After nearly five years of hard work, it finally looks as if Tesco‘s (LSE: TSCO) turnaround is starting to yield results.
Last week the company announced its highest pre-tax profit since 2014 of £1.3bn, up 795% from last year’s £145m and above analyst expectations of £1.2bn. Unfortunately, the firm has still has some way to go before profits return to their 2013-14 peak of £3bn, but CEO Dave Lewis and team seem confident that it will only be a matter of time before Tesco gets back to this high watermark.
Indeed, the acquisition of wholesaler Booker, which was completed last month, is expected to contribute around £200m in annual operating profit. Moreover, cost synergies are expected to total £60m in the first year rising to £200m per annum by year three as Tesco strips out duplicate functions and benefits from economies of scale.
Tesco’s fortunes contrast sharply with those of FTSE 100 stalwart Marks & Spencer (LSE: MKS).
Cycle of restructuring
It seems to me as if Marks & Spencer is in a permanent cycle of reorganisation. The company’s latest efforts to try and attract customers back into its stores include a management reshuffle at its fashion business. Former Halford’s CEO Jill McDonald, who took over as head of the clothing business at the end of last year, has appointed two industry veterans with experience at Old Navy and Sir Philip Green’s Arcadia empire to help “attract more families to M&S” by redesigning the clothing offering.
This is the fourth significant change in this division over the space of 10 years. And it seems City analysts have little confidence that this new team will be able to reverse the decline with Goldman Sachs recently advising its clients to sell the stock as “demand patterns have deteriorated sharply.” Competition from low-cost online brands was cited by the bank as being the principal reason for its recommendation.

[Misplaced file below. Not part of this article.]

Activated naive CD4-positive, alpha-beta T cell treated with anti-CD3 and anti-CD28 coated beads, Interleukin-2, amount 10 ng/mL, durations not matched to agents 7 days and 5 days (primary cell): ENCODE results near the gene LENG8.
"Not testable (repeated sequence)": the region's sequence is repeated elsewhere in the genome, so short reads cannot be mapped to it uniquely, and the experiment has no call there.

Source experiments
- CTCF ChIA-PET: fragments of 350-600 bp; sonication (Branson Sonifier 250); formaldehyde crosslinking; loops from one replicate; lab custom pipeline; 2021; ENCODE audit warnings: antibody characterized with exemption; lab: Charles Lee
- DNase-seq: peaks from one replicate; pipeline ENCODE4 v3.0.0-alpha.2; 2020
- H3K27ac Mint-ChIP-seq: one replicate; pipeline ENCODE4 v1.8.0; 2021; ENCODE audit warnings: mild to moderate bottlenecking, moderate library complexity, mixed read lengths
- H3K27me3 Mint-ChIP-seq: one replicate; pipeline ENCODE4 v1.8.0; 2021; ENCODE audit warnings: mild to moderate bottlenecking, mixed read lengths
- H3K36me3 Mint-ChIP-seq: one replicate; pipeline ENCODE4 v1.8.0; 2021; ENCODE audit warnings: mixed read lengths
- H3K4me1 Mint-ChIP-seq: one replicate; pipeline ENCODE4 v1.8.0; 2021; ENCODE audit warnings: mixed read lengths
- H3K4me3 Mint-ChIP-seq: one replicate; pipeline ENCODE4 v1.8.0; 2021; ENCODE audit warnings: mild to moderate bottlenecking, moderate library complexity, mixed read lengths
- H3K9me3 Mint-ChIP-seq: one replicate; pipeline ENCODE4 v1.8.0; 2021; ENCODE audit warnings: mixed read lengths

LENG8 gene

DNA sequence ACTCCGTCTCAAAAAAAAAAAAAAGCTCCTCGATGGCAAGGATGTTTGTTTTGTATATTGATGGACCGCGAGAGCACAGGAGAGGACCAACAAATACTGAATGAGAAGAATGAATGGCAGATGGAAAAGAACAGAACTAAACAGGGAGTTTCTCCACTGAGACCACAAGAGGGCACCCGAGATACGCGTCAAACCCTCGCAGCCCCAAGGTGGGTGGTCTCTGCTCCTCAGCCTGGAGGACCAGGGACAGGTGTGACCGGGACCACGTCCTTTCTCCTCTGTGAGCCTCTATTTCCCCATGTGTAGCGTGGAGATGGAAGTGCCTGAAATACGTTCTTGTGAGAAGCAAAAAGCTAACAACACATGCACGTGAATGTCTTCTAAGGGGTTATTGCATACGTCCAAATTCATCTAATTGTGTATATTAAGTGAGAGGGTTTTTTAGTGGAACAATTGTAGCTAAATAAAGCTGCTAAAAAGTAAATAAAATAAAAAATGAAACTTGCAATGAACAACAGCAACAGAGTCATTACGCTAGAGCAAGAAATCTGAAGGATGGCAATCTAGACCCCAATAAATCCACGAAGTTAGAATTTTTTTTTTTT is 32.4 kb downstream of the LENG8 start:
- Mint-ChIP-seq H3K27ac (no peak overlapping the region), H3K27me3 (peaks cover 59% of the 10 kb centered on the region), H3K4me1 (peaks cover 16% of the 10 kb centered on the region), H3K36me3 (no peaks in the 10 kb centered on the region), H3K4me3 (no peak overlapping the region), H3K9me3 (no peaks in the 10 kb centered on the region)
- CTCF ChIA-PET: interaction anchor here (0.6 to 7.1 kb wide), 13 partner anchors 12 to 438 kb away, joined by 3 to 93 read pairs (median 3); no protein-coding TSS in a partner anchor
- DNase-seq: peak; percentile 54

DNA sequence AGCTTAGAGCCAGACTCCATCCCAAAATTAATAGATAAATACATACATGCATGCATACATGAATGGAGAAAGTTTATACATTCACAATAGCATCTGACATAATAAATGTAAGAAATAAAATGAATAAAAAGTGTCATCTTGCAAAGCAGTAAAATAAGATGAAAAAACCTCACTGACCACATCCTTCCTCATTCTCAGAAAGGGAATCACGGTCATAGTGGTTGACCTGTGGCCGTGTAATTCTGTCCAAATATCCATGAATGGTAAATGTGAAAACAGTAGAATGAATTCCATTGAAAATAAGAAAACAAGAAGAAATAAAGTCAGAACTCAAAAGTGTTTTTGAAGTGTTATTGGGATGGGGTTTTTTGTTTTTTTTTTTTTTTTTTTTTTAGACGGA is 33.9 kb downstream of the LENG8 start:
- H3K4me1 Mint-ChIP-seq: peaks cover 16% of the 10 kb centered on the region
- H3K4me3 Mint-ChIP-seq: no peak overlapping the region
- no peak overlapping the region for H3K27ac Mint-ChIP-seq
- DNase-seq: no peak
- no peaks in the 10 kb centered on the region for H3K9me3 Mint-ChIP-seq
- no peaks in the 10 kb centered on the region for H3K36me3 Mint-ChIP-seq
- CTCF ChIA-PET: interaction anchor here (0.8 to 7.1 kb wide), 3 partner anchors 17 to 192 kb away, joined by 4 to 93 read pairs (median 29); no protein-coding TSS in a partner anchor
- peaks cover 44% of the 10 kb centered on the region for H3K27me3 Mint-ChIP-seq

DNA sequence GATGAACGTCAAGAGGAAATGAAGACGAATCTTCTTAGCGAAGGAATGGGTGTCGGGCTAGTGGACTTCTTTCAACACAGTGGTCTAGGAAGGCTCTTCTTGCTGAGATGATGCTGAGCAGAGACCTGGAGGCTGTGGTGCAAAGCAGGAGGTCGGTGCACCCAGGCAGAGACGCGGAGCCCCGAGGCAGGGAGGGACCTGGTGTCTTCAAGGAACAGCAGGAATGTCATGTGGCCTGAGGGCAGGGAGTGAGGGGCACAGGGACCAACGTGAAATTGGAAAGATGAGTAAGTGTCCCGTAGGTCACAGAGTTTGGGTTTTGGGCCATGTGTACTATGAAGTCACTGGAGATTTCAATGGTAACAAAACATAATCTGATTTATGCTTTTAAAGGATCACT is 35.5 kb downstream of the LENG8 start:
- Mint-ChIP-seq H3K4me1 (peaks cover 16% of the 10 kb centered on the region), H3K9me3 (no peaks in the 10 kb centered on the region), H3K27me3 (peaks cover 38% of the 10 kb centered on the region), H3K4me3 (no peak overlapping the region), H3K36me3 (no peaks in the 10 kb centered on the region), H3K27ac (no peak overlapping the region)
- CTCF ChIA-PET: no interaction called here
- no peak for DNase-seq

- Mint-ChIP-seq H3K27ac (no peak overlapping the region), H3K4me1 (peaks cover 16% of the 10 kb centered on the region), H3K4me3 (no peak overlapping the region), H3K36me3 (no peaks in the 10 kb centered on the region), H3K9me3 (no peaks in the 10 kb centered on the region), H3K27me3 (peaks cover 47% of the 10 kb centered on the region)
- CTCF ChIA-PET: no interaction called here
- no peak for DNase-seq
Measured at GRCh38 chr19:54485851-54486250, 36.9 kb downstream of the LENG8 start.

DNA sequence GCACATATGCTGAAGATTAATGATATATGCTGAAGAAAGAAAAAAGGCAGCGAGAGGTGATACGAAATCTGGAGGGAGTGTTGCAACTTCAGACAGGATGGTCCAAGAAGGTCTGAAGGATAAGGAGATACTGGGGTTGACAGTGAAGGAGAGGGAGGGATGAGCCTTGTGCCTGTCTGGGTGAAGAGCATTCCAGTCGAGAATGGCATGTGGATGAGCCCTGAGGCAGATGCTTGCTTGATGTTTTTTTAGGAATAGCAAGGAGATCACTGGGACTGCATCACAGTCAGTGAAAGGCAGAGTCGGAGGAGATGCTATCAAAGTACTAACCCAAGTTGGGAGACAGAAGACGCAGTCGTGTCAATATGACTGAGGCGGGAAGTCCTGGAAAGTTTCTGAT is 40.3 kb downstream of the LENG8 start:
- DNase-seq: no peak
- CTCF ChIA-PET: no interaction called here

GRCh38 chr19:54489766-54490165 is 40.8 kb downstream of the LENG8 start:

Considering this view, even though shares in Marks currently support a dividend yield of nearly 7%, I believe it’s worth dumping the company in favour of Tesco, as the retailer’s recovery continues.
As Marks’ sales have stagnated over the past two years, Tesco has seen sales expand for nine consecutive quarters. The company expects to report further sales growth this year, including a £2.5bn boost from the acquisition of Booker.
City analysts are expecting earnings per share to grow by 22% for fiscal 2019 and a further 23% for 2020, which technically makes Tesco a growth stock. Meanwhile, Marks’ earnings are projected to decline 8% this year and 2% for 2019.
The one area where Tesco does not look like a better buy than Marks is on yield. The stock currently supports a dividend yield of 1.3%. Still, over the next two years, analysts are expecting the payout to more than double, which should give a yield of 3% by 2020. As earnings continue to grow, I expect Tesco to become one of the FTSE 100’s top income stocks.
So overall, Marks might look like a more attractive income investment, but the company is floundering, and its growth outlook is unclear. On the other hand, Tesco’s recovery is well under way, and over the next few years, earnings are set to multiply, which should lead to higher cash returns for shareholders, as well as capital gains.
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Rupert Hargreaves owns no share mentioned. The Motley Fool UK has recommended Tesco. Views expressed on the companies mentioned in this article are those of the writer and therefore may differ from the official recommendations we make in our subscription services such as Share Advisor, Hidden Winners and Pro. Here at The Motley Fool we believe that considering a diverse range of insights makes us better investors.